News Video | Policy | GPs | Hospitals | Medical | Mental Health | Welfare | Search

 


Waikato Doctor Receives Top National Prize

11 April 2014

Waikato Doctor Receives Top National Prize

Accolades for the Waikato nurse practitioner behind the life changing Sugar Babies study just keep coming.

Dr Deborah Harris’ thesis on neonatal hypoglycaemia has received a University of Auckland’s Vice Chancellor’s Prize for Best Doctoral Thesis in 2013.

Dr Harris’ thesis was one of just five awarded the prize out of 321 doctoral theses completed in 2013 and one of 18 nominated for the top prize.

Her thesis was nominated by the Faculty of Medical and Health Sciences, on behalf of Auckland University’s Liggins Institute where the research was carried out.

The study took place in Waikato Hospital’s Neonatal Intensive Care Unit where Dr Harris works as a neonatal nurse practitioner.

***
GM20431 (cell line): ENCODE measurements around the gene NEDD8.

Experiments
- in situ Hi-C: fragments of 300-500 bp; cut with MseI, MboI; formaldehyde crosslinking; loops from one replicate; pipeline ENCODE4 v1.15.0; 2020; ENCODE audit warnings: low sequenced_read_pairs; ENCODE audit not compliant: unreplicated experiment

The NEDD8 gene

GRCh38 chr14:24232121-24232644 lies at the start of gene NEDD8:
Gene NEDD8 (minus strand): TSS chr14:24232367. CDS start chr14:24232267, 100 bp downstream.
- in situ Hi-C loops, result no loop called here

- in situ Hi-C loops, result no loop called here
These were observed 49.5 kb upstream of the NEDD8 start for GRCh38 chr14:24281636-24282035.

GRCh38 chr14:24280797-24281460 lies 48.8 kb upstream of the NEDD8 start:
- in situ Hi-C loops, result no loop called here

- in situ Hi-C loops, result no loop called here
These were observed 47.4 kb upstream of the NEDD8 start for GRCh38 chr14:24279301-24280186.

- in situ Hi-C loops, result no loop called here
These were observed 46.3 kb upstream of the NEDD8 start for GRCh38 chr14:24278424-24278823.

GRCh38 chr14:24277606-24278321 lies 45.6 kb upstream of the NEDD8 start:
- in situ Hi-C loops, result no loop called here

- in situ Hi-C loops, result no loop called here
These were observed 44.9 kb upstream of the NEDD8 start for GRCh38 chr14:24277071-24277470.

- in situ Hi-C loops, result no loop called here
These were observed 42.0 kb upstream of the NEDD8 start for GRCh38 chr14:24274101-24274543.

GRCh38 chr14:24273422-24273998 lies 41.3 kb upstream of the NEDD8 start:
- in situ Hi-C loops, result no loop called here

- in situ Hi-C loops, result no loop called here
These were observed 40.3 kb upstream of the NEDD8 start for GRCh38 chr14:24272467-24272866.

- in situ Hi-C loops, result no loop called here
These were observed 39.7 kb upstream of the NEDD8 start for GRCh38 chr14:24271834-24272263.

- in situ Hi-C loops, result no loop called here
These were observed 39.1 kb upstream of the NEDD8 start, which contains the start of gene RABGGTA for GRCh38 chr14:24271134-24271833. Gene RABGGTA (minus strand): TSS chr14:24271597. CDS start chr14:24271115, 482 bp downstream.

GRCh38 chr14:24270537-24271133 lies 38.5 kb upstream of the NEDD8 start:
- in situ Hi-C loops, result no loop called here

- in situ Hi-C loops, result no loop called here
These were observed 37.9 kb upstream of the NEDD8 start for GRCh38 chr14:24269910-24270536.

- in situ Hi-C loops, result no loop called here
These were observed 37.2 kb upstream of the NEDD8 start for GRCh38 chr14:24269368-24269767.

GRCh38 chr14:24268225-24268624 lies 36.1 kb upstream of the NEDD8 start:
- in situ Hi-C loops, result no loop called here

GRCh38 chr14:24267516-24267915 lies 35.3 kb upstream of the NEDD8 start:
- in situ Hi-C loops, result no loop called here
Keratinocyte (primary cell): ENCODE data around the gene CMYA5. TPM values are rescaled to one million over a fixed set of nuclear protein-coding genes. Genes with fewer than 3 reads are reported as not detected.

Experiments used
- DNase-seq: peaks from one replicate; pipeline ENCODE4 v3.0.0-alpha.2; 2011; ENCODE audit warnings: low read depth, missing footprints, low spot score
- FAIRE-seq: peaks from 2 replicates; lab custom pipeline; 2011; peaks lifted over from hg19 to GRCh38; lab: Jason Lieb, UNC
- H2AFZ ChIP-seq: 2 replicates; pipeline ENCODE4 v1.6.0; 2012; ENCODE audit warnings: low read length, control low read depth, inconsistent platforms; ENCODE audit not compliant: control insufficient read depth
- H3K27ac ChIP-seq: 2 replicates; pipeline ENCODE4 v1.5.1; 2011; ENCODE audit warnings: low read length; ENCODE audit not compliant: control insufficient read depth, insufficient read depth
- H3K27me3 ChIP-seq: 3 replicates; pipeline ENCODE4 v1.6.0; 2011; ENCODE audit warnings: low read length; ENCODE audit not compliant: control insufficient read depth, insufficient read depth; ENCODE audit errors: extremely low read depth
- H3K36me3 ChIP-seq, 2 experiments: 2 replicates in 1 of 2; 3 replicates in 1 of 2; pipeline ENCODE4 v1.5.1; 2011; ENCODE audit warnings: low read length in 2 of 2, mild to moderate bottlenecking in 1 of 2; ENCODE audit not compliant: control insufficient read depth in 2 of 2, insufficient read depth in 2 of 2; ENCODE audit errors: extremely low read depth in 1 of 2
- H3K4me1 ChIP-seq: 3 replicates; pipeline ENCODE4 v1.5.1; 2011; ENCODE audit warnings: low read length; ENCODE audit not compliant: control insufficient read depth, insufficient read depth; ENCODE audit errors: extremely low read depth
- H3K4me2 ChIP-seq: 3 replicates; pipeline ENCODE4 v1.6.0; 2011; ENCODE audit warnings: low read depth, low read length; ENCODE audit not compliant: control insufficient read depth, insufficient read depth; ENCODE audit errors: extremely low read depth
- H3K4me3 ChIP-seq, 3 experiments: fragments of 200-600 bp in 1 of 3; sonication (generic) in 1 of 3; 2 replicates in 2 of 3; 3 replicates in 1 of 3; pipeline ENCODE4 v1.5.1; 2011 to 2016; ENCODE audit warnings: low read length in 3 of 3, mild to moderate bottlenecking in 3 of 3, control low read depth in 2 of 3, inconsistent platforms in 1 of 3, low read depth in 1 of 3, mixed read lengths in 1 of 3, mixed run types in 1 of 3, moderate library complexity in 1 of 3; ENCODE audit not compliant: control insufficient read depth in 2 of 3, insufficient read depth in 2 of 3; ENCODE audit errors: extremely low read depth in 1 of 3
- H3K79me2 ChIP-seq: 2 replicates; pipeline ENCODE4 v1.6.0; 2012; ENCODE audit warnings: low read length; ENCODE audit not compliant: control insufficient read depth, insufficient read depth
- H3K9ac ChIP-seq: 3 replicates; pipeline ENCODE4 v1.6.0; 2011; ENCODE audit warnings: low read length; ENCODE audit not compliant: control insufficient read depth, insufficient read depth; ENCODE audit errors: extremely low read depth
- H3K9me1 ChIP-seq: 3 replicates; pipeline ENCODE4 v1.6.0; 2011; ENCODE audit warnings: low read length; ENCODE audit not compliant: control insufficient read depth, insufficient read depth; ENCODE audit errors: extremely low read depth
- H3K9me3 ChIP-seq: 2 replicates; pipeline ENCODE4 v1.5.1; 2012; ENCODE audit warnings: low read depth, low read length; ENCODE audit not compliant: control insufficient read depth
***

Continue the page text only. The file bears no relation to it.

“I am humbled to receive the award, but at the same time, delighted for our team,” she said.

“I have been privileged to have been taught and guided by outstanding clinicians and researchers at both Waikato Hospital and the Liggins Institute within the University of Auckland.”

Dr Harris recruited the babies and families who took part in the study, which looked at the best way to detect and manage neonatal hypoglycaemia (low blood glucose levels), which is a common problem and a preventable cause of brain damage in newborn babies.

A media release issued by the university said: “Deborah found that new techniques for monitoring babies at risk were safe and reliable, but not yet appropriate for widespread clinical use. She showed wide variation in practice across Australia and New Zealand, leading to reassessment of current screening guidelines.

“She also showed that dextrose gel is a safe and effective treatment that can be recommended for first line treatment of hypoglycaemia in late preterm and term babies.

“Her studies have substantially increased understanding of neonatal hypoglycaemia and are likely to alter clinical management.”